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September 15, 2014

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Jon Ralston on why, for Gov. Jim Gibbons, the best-case scenario to come out of the eTreppid scandal is legal bribery

It may be too late to quell the froth over the latest development in the never-sleepy burgh known as Gibbonsville, where every day holds the promise of a new gaffe or criminal probe. But surely even the rabid dogs, in a lather over revelations of an FBI investigation into the governor, have asked themselves this not-so-hypothetical question:

If you are a successful and presumably savvy businessman and your wife sends you an e-mail reminding you to "bring the money you promised" for a politician and his spouse, would you:

A. Call your wife on the phone and shower her with expletives for sending such an incriminating message in an e-mail.

B. E-mail her and scream through cyberspace: "Don't you ever send this kind of message to me! Erase this message from your computer right now!"

"B" is the answer that Warren Trepp, the software mogul and Friend of Jim, is alleged to have chosen after his wife, Jal, tried to jog his memory shortly before the Trepps and Gibbonses embarked on a Caribbean cruise. To believe those e-mails cited in a Wall Street Journal are real, you have to believe that both Trepps were either stupid or careless or arrogant enough to put such thoughts into e-mails instead of chatting in person or over the phone.

It is hard to believe, isn't it?

But if you subscribe to the truisms that smart people do stupid things, or that e-mails should never be sent (but often are) in anger, the authenticity of those missives becomes more credible. And why would anyone, even a disgruntled business partner (who is suing Trepp) or one of his agents, risk so much to fabricate the e-mails?

That, too, is hard to believe, isn't it?

What is not hard to believe, and is not open to any questions, is that the Trepps were more than friends of the Gibbonses - they were about to make a minor down payment on Dawn's congressional future and a major investment in Jim's gubernatorial hopes.

The e-mail exchange between the Trepps, if it indeed is not fabricated, occurred on March 22, 2005, a few days before the couple hosted the Gibbonses on that cruise. Records compiled by PoliticalMoneyLine show that the previous day the Trepps gave $8,400 in contributions (half of which later had to be refunded) to Dawn Gibbons' congressional campaign.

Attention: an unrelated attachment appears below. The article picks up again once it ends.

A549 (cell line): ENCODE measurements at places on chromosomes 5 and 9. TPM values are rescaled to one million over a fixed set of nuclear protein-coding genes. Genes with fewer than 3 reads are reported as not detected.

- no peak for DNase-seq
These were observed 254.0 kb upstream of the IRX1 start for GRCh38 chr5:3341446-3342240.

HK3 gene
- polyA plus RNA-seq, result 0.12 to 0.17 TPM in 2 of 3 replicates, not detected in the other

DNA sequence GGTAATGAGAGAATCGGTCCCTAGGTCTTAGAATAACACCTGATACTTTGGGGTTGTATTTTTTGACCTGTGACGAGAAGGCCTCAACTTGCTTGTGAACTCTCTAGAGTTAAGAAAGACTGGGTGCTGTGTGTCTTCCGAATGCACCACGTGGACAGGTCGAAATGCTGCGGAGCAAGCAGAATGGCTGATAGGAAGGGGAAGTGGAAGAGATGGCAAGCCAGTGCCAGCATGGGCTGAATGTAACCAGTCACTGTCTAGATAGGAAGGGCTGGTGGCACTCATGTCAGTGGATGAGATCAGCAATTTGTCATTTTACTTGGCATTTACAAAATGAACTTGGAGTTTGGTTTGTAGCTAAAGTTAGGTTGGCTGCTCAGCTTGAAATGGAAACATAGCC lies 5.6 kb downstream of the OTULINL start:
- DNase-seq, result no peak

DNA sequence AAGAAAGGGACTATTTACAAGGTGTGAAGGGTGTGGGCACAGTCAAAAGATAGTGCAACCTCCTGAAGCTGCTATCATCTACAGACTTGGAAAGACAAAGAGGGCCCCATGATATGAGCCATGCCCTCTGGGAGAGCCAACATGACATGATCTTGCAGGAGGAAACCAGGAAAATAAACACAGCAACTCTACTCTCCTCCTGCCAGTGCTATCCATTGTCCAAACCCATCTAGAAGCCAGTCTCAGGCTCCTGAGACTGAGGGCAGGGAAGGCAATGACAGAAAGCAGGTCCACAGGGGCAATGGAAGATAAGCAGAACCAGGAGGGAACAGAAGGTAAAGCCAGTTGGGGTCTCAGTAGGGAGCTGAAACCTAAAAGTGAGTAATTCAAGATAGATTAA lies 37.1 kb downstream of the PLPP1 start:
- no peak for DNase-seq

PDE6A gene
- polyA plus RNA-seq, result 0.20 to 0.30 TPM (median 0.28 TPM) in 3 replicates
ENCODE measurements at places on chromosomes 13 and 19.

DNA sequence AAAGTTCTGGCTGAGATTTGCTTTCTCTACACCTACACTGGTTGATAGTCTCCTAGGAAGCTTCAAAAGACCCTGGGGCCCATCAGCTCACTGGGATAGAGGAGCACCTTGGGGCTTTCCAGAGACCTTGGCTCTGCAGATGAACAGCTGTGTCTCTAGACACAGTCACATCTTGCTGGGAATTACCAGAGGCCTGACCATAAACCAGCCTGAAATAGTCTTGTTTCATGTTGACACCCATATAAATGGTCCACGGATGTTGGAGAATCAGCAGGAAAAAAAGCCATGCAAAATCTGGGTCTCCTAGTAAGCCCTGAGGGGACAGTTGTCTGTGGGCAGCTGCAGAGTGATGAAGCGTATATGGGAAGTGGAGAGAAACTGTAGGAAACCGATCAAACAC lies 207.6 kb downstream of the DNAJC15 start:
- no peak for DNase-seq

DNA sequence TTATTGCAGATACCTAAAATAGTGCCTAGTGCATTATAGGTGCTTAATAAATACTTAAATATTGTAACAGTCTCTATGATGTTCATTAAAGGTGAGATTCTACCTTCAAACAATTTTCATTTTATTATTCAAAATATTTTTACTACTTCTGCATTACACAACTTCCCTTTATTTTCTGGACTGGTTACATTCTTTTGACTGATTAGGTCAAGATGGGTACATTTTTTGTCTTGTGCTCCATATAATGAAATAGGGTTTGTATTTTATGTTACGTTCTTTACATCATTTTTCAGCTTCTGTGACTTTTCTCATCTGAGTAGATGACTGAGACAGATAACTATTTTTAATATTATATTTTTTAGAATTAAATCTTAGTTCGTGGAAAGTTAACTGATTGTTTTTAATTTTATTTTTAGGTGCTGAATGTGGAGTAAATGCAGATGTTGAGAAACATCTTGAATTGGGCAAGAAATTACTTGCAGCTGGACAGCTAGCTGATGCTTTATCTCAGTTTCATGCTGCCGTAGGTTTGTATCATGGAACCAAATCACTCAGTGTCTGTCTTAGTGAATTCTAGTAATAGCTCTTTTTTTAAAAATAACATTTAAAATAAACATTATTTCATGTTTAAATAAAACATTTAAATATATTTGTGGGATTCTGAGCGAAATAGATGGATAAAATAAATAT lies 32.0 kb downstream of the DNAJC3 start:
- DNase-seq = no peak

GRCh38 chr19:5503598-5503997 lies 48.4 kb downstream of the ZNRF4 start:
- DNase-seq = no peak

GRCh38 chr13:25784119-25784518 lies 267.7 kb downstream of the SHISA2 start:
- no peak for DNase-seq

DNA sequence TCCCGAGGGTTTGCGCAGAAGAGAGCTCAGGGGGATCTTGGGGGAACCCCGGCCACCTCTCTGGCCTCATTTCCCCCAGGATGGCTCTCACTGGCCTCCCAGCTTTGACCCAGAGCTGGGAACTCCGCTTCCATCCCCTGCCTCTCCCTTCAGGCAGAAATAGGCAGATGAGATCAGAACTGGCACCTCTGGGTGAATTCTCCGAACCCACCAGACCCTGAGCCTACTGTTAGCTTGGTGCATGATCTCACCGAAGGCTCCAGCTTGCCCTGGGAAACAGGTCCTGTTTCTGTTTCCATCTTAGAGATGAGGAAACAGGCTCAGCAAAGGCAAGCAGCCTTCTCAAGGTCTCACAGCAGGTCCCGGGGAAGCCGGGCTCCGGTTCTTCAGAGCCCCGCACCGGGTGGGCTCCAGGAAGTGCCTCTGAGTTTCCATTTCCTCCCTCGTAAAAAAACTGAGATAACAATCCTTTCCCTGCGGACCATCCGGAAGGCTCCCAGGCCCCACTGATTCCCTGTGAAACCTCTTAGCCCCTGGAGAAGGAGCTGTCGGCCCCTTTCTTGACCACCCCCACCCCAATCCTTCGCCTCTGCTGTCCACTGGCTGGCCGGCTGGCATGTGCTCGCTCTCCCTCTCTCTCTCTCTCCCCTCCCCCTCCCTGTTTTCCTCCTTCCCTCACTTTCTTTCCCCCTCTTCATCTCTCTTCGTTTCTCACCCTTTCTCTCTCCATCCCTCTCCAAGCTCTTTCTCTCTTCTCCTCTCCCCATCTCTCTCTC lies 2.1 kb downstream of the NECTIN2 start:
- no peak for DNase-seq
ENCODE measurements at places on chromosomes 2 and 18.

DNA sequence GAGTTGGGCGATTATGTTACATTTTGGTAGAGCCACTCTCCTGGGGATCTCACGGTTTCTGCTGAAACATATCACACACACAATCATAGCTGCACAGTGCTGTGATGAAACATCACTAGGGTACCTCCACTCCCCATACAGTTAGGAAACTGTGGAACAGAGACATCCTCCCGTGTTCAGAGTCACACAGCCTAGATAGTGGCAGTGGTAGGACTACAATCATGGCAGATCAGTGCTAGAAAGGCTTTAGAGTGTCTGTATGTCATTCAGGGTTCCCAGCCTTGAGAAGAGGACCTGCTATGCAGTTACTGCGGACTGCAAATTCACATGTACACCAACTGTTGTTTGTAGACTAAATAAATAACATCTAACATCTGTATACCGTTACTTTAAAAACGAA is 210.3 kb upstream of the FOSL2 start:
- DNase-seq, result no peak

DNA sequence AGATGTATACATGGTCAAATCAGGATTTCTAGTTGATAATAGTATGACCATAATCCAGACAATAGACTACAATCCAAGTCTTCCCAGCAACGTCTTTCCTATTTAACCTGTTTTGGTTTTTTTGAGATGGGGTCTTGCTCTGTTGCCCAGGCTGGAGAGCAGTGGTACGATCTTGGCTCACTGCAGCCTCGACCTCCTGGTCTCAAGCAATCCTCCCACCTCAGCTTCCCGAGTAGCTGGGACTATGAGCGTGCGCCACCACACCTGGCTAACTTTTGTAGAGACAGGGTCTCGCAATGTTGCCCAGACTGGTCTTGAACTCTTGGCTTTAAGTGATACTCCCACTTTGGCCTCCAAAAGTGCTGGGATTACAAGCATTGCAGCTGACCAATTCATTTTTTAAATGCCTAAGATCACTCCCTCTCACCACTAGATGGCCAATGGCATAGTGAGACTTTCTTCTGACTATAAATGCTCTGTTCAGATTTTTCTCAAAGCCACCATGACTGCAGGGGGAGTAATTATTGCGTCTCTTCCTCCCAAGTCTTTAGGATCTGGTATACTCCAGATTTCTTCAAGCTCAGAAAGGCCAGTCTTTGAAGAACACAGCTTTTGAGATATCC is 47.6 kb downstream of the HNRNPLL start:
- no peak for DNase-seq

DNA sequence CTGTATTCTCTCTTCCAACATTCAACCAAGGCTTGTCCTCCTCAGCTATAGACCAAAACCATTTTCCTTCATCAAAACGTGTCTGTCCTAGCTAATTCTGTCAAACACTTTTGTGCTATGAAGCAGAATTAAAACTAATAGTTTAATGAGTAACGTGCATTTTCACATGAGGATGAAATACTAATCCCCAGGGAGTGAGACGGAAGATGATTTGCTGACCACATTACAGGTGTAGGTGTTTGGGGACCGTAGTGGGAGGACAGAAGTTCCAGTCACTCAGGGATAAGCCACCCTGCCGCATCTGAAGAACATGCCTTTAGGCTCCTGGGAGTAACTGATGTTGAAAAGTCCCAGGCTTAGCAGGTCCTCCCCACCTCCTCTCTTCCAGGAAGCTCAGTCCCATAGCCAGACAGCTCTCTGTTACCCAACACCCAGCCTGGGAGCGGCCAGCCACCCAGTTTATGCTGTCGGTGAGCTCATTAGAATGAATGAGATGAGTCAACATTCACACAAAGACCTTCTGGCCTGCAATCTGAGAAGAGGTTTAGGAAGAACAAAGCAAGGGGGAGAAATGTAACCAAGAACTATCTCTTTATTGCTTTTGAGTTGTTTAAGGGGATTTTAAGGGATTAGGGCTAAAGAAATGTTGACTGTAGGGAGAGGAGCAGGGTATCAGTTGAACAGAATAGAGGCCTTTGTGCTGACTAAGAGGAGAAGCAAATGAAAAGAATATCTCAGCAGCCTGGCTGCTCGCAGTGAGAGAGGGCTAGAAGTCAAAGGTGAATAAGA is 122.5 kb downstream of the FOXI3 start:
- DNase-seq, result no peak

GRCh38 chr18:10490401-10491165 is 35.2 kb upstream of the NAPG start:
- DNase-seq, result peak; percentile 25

So if the contributions were given the day before the e-mails, how could the Trepps have been talking about campaign money?

Two years earlier a Trepp executive wrote an e-mail, the Journal reported, to his boss saying, "We need to take care of him (Gibbons) like we discussed." Was he talking about campaign cash? Five days later the Trepps maxed out to the Jim Gibbons congressional campaign.

Unburdened by the low federal campaign limits and the federal ban on corporate contributions, the Trepps were even friendlier on Aug. 30, 2005 - six months after the cruise. On that day the Trepps and eight entities connected to family business interests gave maximum $10,000 contributions - $90,000 bundled in all.

Now that is the definition of friendship. Or is it something more?

Sooner or later, you would hope, authorities will be able to determine the authenticity of the e-mails. But even the best case for the governor is not pretty. Here it is: He helped open doors for Trepp to get millions of dollars in government contracts and Trepp repaid him by giving him tens of thousands of dollars to help win the state's highest office.

The only difference - and I have made this argument before - is between illegal and legal bribery. Even if the e-mails are fake - and Gibbons better hope they are - the governor must deal with a different kind of corruption, a coziness with government supplicants that results in an unseemly quid pro quo.

This is more than friendship; this is an attempt at ownership, just as the gaming companies and other big business types that have bundled money to circumvent campaign contribution limits have sought to own a piece of Gibbons and many other elected officials. What they received as a return on that investment is determined by the quality of the politician.

So what is real, whether the e-mails are not, is the corruption given legitimacy by campaign finance laws designed to be flouted by the incumbents who designed them. We should know eventually whether the crime the governor committed was the usual misdemeanor, punishable only by media obloquy, or a more serious felony, where the penalties are much more severe.

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